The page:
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The Money Fighting Health Care Reform

Saul Loeb/AFP/Getty Images
Barack Obama greeting Representative Joe Barton (R-Texas), who last year helped introduce a measure that would give makers of ‘biologic’ drugs a twelve-year monopoly on them, at the Bipartisan Meeting on Health Reform at Blair House, Washington, D.C., Feb

It’s chastening to think back to the predictions being made last summer about health care reform, and the assumptions that were widely shared in Washington at the time (certainly by me). Reform would face challenges, and it would never go as far or be as comprehensive as liberals wanted it to be. But some new law would pass by Thanksgiving or sooner. The stars that had defied alignment since the early attempts to pass national health legislation under Teddy Roosevelt were now fully in place.

Something may yet pass. But the price of reform has escalated considerably since last June. Barack Obama has lost about fifteen points in approval ratings, hovering at or just below 50 percent. In all polls, independent voters are more disapproving of Obama and of the Democrats’ health legislation than not. Citizens quite reasonably asked themselves why Obama and the Democrats have been spending so much time on health care while unemployment soared to 10 percent. Republicans have acquired momentum from the public opposition and now stand to make significant gains in the mid-term elections. The Democrats lost their supposedly “bullet-proof” Senate supermajority and, according to polls, came to look to many average voters as if they couldn’t govern. And even if health reform does pass, its putative benefits—insuring 30 million more people, lowering premiums, controlling costs—won’t go into effect until 2014. And the risk is still substantial that the effort will end in defeat.

What happened? It’s still too early to be sure, but broadly speaking, we can divide the chaotic details of the past several months into two categories: the political and the institutional. Obama and his administration certainly made their share of political errors, many stemming from the President’s having learned the wrong lessons from history, specifically the 1994 defeat of the Clinton effort. Whereas Bill and Hillary Clinton presented a plan to Congress that gave the key legislators comparatively little opportunity to collaborate on health policy or to take credit for it, Obama did the opposite to a fault. He gave the House and Senate too much time and leeway to develop their own plans. The administration finally announced its own reform principles on February 22, long after both houses of Congress had passed different versions of a bill.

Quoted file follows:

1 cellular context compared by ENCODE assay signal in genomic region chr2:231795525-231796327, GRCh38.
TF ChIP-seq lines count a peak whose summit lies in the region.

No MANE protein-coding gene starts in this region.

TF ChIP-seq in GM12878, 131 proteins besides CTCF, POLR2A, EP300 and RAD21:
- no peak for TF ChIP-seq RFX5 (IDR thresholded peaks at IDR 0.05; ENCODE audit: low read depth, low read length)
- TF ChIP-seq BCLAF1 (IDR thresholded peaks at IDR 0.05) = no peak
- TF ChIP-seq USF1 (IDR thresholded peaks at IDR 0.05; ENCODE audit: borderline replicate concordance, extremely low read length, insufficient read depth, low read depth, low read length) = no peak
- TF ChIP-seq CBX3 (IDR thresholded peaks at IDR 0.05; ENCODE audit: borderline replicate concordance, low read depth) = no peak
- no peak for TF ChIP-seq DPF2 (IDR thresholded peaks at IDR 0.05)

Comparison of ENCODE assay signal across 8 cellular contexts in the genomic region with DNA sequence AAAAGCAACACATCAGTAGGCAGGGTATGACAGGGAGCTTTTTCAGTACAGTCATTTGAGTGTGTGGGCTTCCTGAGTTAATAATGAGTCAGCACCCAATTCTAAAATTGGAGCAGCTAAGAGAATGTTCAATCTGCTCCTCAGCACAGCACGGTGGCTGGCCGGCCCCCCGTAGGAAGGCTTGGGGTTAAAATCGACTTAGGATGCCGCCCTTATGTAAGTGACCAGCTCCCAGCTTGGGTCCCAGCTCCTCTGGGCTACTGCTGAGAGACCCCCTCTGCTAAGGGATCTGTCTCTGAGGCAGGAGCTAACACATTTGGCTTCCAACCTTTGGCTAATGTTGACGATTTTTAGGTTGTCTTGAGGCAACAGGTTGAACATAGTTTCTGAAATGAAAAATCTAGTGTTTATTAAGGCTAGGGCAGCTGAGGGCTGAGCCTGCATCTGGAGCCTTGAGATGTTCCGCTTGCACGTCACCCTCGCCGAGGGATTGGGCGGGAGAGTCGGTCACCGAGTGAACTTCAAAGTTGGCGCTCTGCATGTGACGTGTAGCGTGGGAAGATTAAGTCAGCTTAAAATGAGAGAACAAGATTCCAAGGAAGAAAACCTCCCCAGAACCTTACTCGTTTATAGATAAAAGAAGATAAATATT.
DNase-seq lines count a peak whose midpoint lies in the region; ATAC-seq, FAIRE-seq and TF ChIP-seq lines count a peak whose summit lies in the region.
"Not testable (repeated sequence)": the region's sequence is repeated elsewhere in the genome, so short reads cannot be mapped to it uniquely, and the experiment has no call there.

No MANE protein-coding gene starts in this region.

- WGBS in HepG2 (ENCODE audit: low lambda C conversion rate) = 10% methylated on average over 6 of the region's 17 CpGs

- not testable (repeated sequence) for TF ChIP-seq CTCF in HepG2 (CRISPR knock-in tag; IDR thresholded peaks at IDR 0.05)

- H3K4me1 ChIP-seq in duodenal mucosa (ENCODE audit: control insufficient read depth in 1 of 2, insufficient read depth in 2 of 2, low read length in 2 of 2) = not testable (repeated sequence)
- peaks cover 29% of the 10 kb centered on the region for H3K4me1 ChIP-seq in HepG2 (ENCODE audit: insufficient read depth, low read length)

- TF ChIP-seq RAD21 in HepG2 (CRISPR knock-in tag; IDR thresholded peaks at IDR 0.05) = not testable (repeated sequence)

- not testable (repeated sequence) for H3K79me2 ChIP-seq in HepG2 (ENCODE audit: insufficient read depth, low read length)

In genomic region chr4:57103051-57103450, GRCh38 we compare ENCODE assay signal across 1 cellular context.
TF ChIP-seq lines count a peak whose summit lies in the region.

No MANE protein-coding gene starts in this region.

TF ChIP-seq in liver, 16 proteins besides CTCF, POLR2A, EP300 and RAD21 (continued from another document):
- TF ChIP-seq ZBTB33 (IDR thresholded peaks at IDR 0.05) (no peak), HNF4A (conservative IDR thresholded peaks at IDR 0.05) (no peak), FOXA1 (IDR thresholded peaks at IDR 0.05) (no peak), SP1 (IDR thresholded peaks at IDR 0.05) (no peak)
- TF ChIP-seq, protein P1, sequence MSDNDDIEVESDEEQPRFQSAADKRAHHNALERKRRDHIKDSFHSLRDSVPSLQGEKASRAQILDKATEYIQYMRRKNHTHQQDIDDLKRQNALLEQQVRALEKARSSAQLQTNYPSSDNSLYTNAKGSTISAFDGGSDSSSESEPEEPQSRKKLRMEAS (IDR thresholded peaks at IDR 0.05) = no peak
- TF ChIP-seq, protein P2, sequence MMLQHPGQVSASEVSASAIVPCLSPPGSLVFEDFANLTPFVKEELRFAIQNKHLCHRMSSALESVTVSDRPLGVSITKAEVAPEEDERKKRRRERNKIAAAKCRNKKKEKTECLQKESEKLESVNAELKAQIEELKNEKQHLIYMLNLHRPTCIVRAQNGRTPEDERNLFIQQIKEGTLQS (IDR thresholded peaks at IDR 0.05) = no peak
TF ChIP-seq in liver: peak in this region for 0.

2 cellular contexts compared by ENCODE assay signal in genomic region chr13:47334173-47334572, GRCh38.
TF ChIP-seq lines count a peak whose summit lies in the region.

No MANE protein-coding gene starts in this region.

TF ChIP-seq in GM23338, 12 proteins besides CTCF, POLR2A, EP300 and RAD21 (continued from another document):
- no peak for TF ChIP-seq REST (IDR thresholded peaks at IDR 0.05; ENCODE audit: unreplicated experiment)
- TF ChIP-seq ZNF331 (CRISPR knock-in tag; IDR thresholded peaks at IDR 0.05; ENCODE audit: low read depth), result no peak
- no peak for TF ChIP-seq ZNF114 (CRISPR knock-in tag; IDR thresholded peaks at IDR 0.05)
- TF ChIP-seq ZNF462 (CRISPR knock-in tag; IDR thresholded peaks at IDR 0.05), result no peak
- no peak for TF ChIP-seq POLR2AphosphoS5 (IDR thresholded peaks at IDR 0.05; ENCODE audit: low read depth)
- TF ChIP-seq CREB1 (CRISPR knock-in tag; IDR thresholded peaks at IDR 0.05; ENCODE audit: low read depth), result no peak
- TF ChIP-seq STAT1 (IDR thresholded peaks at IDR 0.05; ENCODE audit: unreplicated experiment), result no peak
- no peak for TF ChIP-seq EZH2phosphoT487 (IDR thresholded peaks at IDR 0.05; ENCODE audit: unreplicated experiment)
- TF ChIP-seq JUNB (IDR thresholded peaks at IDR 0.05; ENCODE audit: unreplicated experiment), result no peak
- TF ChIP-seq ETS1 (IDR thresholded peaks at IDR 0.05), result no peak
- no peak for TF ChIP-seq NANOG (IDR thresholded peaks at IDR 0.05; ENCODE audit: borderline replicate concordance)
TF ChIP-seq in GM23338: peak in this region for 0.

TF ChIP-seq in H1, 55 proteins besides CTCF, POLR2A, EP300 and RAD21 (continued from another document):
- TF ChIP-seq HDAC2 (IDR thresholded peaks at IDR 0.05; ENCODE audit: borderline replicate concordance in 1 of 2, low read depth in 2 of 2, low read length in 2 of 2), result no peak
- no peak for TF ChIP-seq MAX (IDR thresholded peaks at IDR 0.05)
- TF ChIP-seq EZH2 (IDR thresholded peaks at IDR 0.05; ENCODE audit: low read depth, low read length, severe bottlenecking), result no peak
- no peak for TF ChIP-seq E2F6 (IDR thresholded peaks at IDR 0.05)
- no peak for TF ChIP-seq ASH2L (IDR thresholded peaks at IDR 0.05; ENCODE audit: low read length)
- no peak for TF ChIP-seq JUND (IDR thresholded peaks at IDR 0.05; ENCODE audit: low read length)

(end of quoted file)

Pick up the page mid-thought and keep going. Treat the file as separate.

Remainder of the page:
There were arguably even bigger miscalculations than that. In my view, attempting comprehensive health care reform during Obama’s first year with a very bad (and weakening) economy was asking a lot of the American people. The 2008 election was a rejection of conservatism, but it was not an embrace of liberalism. Any chance of a new liberal era, I wrote here in 2008, “would depend on what President Obama and the congressional Democrats did with their power.”1 I believed they should first prove themselves competent economic stewards; having gained a solid majority of the public’s trust on that most basic issue (and set themselves in sympathetic contrast to the GOP on it), the Democrats might have then convinced voters to follow them down the path of health care reform and new environmental rules, among other urgent matters.2